A powerful image of the rotting bodies of Africans at the beginning of the film tells us all we need to know about the horrors of the colonial war in Africa, which the captains had witnessed first-hand, having been sent there to fight in a war they no longer believed in. The focus of the film then moves to Lisbon and shows a young couple, Daniel (Duarte Guimarães) and Rosa (Rita Durão), kissing goodnight as they discuss his probable deployment to Africa. Through these two minor characters, the fictional and factual become intertwined, as Daniel is a soldier in Captain Maia’s troop. Maia, portrayed as a handsome charismatic leader by Italian actor Stefano Accorsi (dubbed by João Reis), was one of the real-life heroes of the revolution and the film follows the key events of his attempt to take control of the government headquarters in the centre of Lisbon, starting with his initial taking control of the Santarém barracks, where he was stationed, on the night of 24th April to the surrender of the Prime Minister, Marcelo Caetano (Ricardo Pais), on the evening of 25th April. Interspersed with these real events is a subplot which centres on a left-wing intellectual, Antónia (Maria de Medeiros), who happens to be Rosa’s employer. Antónia is married to an army captain, Manuel (Frédéric Pierrot, dubbed by Vitor Rocha), who she accuses of doing atrocities on behalf of the Portguese govenment while fighting in Africa. Our first view of them is through the eyes of their very young daughter, Amélia (Raquel Mariano), as she lies in bed listening to them arguing. Antónia is the nucleus around whom left-wing activists gather, including her friends Gabriel (Manuel Maquiña, dubbed by Sérgio Godinho) and Virgílio (José Eduardo) and her student Emílio (Pedro Hestnes), who has been arrested by the DGS (the secret police, better known as the PIDE) for his political beliefs. Antónia is also the sister of a government minister, Felipe (Joaquim Leitão), and is therefore able to get into places that other political opponents of the government can’t. On the night of 24th April she goes to a formal party which is attended by many top-ranking people, including Salieri, the head of the DGS, played menacingly by Canto e Castro. A scene where Salieri confronts Antónia in the bathroom at the party shows the intimidating nature of the regime that the Portuguese were living under and this is magnified later in the film when we hear Emílio’s off-screen screams as he is being tortured.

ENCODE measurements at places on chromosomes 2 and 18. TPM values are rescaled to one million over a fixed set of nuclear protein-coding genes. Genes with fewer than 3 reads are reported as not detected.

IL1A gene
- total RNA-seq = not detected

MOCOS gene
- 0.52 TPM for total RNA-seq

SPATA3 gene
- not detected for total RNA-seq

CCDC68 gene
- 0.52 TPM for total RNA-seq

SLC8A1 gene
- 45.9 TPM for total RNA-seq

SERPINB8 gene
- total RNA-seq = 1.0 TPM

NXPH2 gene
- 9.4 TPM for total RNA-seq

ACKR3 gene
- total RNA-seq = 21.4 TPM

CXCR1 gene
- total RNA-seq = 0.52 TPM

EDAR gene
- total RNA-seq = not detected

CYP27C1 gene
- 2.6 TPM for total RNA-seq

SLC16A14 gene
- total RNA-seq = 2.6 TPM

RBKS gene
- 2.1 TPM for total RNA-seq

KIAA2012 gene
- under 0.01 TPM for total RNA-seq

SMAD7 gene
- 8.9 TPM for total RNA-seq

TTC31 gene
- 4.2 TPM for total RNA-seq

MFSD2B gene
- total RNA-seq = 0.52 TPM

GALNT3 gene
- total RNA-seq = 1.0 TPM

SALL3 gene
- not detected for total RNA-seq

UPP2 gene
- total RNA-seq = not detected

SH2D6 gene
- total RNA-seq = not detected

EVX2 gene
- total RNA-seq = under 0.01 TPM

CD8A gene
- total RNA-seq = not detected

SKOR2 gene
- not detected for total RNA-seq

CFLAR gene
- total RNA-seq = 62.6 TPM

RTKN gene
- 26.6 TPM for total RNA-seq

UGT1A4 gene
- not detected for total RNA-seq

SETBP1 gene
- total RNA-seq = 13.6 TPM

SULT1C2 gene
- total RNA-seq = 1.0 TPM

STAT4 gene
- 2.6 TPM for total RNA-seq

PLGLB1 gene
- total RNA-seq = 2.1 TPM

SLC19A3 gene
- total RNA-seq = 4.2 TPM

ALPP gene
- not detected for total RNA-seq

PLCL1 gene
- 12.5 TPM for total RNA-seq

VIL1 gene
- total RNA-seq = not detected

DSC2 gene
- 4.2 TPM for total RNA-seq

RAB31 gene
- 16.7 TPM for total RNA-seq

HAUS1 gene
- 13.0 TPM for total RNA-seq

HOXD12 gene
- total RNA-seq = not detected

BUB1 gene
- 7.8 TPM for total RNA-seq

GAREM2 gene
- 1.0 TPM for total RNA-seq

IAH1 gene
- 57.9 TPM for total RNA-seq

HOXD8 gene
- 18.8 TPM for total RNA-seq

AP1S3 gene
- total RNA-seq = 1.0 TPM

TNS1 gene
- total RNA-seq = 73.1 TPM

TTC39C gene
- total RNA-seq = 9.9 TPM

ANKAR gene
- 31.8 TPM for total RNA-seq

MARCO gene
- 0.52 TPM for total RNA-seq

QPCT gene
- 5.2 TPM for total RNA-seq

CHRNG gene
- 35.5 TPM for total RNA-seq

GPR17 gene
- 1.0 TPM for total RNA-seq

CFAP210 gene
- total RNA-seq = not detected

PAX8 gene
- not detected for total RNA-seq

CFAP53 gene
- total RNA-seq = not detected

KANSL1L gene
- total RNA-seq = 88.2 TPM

While Maia is concentrating his troops on the overthrow of the government there is a secondary story focusing on a group of soldiers, led by Manuel, who take control of a radio station. The scenes with this group add a welcome comic element to the film, particularly in a memorable scene when the four men are getting changed in a very small car and are accosted by a couple of homosexuals who misunderstand the situation and only disappear when the song ‘Grândola, Vila Morena’ starts playing over the radio, giving the soldiers their signal. Antónia isn’t aware of Manuel’s involvement in the revolution until Maia informs her the next day, and in a scene where she goes to the radio station and she and Manuel sit down and talk about what happened to him in Africa, there is a tenderness between them that we feel hasn’t been there for a long time.

Despite the film being two hours in length, it can only cover the main events of the revolution and in order to add the human interest story, de Medeiros has made some of the situations, such as Antónia having a brother in the government, being friends with Maia and even knowing one of the four people (Virgílio) who die during the revolution, a bit tenuous. But despite this, the film is very watchable. It is true enough to the events of the 25th April 1974 and captures the atmosphere in the city as the people take to the streets to celebrate and are handed carnations by the city’s flower sellers to appeal to a Portuguese viewer, but it is also accessible to anyone who doesn’t know anything about this remarkable revolution. De Medeiros, who was a child growing up in Lisbon in 1974 with left-wing intellectual parents, adds a personal touch to the events of 25th April and it did make me wonder what kind of film it would have been if it had been directed by someone else. It does play on the emotions, with a score by António Victorino d’Almeida and the hauntingly beautiful song ‘As Brumas do Futuro’ by Madredeus playing over the closing credits, and with scenes that bring a smile to the face and a tear to the eye, such as when the pro-government soldiers ignore Brigadier Pais’ (Luís Miguel Cintra) instructions to fire on Maia and then go over to Maia’s side and when the political prisoners are released. However, it does manage to successfully walk the line between historical accuracy and commercial success.